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Localized Competition and the Aggregation of Plant Level Increasing Returns: Blast Furnaces 1929-1935

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Author Info

  • Bertin, A.L.
  • Bresnahan, T.F.
  • Raff, D.M.G.

Abstract

A recent empirical literature has shaken economists' confidence in the value of aggregate (industry-level) data to illuminate production relationships. But the statistical finding 'you can't aggregate,' however well documented, is not an economic explanation. Plant-level relationships do aggregate in Depression-era blast furnace operations despite the presence of very substantial interplant heterogeneity, the most common economic cause of nonaggregability. The economic explanation of this lies in poor short-run substitutability of one plant's output for another's. Substitutability determines the importance of composition effects in understanding aggregate time series, constrains the potential cleansing effects of recessions, and therefore influences industry evolution quite broadly. Copyright 1996 by University of Chicago Press.

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Bibliographic Info

Paper provided by Columbia - Graduate School of Business in its series Papers with number 93-10a.

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Length: 43 pages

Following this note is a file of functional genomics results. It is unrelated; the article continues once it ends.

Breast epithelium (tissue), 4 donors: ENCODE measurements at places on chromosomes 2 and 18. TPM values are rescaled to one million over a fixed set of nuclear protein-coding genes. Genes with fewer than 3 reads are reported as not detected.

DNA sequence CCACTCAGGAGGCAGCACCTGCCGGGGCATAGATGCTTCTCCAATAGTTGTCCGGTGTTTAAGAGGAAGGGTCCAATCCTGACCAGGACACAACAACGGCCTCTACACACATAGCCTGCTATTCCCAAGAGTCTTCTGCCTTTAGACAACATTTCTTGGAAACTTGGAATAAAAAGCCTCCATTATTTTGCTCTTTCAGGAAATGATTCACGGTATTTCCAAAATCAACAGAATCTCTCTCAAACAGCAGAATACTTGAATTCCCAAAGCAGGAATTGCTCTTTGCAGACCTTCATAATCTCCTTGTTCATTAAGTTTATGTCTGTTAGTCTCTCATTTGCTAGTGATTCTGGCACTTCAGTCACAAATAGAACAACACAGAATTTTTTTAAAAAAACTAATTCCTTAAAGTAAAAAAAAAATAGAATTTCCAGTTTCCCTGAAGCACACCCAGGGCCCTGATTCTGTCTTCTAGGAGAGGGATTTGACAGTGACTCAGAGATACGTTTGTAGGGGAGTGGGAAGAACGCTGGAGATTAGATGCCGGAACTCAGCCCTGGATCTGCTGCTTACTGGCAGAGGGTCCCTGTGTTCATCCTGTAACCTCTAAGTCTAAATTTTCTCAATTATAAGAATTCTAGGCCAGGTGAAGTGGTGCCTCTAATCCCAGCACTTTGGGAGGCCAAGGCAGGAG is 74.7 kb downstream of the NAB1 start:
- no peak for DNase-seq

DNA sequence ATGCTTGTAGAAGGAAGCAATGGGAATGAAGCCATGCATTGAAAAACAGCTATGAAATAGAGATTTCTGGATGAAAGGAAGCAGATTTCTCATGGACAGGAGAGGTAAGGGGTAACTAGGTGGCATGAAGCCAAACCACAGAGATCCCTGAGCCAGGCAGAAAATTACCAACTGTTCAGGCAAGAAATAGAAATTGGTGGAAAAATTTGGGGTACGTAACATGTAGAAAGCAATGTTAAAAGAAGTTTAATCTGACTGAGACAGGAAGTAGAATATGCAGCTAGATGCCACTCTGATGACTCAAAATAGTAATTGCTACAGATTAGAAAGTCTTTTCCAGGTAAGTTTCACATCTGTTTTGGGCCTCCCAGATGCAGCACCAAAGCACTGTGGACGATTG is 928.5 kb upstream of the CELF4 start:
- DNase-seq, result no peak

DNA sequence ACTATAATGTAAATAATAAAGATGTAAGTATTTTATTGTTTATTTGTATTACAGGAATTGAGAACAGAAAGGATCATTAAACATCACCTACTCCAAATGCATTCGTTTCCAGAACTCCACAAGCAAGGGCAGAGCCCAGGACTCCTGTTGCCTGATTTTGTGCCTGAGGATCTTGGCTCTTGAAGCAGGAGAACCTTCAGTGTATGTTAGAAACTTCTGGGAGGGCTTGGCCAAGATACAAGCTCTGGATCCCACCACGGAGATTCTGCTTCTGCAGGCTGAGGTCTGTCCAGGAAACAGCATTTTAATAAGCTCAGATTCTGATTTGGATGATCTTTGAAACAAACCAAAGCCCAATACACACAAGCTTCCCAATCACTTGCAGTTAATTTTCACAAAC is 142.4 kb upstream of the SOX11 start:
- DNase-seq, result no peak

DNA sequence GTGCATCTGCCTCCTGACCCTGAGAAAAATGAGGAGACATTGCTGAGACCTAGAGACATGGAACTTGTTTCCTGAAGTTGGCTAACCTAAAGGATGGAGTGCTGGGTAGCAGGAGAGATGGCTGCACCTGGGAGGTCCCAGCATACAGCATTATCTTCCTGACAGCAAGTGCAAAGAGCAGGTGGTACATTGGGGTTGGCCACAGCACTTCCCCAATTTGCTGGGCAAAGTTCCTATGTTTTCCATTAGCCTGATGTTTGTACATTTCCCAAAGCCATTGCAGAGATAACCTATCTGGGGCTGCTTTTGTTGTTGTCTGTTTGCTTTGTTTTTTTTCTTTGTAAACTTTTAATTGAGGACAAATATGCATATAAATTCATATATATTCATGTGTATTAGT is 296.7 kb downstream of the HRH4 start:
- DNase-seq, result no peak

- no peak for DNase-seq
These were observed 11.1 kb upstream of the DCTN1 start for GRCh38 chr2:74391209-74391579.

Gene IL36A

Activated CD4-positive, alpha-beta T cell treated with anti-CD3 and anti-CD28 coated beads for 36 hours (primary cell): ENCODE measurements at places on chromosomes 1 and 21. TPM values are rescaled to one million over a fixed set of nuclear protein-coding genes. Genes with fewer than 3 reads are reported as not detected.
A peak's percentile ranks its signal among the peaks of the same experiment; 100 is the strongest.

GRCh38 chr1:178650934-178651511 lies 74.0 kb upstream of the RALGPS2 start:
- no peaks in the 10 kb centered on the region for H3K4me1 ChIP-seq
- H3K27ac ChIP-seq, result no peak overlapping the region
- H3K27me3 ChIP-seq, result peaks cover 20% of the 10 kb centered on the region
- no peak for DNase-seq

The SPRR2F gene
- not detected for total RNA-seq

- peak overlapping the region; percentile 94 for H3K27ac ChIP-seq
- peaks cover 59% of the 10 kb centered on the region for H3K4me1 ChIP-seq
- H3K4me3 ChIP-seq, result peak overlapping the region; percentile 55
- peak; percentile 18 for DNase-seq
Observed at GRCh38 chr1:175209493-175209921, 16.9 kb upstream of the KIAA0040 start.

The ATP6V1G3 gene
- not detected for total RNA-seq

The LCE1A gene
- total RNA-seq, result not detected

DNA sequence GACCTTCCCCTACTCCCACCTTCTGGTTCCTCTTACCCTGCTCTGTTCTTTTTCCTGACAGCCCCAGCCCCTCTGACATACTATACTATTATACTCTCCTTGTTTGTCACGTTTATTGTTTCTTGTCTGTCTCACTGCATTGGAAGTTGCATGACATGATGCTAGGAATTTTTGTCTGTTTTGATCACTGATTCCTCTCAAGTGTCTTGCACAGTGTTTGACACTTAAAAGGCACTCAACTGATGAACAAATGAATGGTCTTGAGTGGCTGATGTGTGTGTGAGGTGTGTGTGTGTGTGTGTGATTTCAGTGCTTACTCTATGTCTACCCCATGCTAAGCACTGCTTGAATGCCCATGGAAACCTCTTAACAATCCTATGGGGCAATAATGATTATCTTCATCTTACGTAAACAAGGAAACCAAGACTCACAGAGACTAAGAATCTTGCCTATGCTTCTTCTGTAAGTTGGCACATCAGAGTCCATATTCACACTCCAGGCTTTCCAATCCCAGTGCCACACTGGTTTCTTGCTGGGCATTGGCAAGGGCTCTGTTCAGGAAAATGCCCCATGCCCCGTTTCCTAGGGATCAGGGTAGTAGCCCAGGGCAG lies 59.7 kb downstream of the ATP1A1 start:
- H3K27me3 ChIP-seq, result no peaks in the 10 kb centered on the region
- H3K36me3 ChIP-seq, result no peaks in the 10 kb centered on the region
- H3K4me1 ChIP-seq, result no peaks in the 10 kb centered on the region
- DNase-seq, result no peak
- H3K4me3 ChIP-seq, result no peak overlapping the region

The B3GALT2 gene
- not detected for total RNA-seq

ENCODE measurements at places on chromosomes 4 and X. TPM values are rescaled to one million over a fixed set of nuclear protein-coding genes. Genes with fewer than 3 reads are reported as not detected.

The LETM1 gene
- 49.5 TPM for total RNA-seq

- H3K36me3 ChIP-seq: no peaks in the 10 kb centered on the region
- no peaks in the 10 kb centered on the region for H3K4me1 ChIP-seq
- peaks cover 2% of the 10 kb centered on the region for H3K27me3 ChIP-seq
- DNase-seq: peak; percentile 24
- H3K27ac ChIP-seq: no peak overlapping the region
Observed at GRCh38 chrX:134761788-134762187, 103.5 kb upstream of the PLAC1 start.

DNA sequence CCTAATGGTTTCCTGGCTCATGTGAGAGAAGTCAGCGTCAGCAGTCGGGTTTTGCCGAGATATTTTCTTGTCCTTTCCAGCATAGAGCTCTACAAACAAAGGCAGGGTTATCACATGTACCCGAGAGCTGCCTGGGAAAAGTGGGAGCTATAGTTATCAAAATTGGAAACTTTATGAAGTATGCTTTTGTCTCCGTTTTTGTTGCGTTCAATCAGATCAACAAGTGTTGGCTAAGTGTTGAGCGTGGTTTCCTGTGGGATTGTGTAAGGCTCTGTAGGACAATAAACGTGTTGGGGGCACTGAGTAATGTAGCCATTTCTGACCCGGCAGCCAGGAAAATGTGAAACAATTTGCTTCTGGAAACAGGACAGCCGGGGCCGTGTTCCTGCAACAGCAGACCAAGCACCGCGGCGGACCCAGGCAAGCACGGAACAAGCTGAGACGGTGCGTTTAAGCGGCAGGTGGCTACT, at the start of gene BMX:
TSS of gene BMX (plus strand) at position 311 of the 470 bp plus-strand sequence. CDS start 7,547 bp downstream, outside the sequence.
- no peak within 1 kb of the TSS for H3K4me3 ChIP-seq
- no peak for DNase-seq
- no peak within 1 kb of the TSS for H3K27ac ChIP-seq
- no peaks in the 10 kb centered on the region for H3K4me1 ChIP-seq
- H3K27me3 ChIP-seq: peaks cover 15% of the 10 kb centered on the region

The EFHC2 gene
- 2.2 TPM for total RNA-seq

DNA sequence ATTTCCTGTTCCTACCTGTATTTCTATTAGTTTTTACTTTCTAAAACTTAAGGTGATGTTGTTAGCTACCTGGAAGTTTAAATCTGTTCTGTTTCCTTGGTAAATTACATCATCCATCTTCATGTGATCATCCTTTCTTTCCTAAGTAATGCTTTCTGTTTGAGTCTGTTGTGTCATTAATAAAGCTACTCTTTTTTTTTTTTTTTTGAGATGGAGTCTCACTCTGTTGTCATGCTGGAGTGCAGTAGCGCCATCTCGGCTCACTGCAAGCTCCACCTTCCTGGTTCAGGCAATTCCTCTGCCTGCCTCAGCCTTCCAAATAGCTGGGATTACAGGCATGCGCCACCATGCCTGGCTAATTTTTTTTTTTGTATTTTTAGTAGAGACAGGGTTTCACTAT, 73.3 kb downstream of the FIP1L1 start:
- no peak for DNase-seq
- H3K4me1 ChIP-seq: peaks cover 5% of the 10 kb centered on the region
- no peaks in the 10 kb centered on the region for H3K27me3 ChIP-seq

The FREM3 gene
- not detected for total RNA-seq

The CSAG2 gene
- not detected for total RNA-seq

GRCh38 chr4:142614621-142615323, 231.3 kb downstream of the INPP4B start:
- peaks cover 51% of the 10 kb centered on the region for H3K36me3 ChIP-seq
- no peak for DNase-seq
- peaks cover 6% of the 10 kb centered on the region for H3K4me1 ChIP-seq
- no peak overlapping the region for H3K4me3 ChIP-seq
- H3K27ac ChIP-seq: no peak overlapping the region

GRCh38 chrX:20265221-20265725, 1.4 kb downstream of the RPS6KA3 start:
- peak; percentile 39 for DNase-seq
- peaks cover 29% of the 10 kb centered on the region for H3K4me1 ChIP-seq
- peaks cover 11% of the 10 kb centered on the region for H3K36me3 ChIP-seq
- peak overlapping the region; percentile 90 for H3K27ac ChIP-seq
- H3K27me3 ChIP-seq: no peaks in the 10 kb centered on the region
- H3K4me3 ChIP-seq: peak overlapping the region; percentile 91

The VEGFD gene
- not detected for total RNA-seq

Date of creation: 1993
Date of revision:
Handle: RePEc:fth:colubu:93-10a

Contact details of provider:
Postal: U.S.A.; COLUMBIA UNIVERSITY, GRADUATE SCHOOL OF BUSINESS, PAINE WEBBER , New York, NY 10027 U.S.A
Phone: (212) 854-5553
Web page: http://www.columbia.edu/cu/business/
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Keywords: productivity ; economic history;

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Cited by:
  1. Uchida, Hirofumi & Miyakawa, Daisuke & Hosono, Kaoru & Ono, Arito & Uchino, Taisuke & Uesugi, Iichiro, 2013. "Natural Disaster and Natural Selection," Working Paper Series 25, Center for Interfirm Network, Institute of Economic Research, Hitotsubashi University.
  2. Chicu, Mark & Vickers, Chris & Ziebarth, Nicolas L., 2013. "Cementing the case for collusion under the National Recovery Administration," Explorations in Economic History, Elsevier, vol. 50(4), pages 487-507.
  3. Hiroshi Ohashi & Tsuyoshi Nakamura, 2005. "Technology Adoption, Learning by Doing, and Productivity: A Study from Steel Refining Furnaces," 2005 Meeting Papers 28, Society for Economic Dynamics.
  4. Barlevy, Gadi, 2003. "Credit market frictions and the allocation of resources over the business cycle," Journal of Monetary Economics, Elsevier, vol. 50(8), pages 1795-1818, November.
  5. Yi-Chen Lin & Tai-Hsin Huang, 2012. "Creative destruction over the business cycle: a stochastic frontier analysis," Journal of Productivity Analysis, Springer, vol. 38(3), pages 285-302, December.
  6. Tsuyoshi Nakamura & Hiroshi Ohashi, 2005. "Technology Adoption, Learning by Doing, and Productivity: A Study of Steel Refining Furnaces," CIRJE F-Series CIRJE-F-368, CIRJE, Faculty of Economics, University of Tokyo.
  7. Maliranta, Mika, 2001. "Productivity Growth and Micro-level Restructuring. Finnish experiences during the turbulent decades," Discussion Papers 757, The Research Institute of the Finnish Economy.

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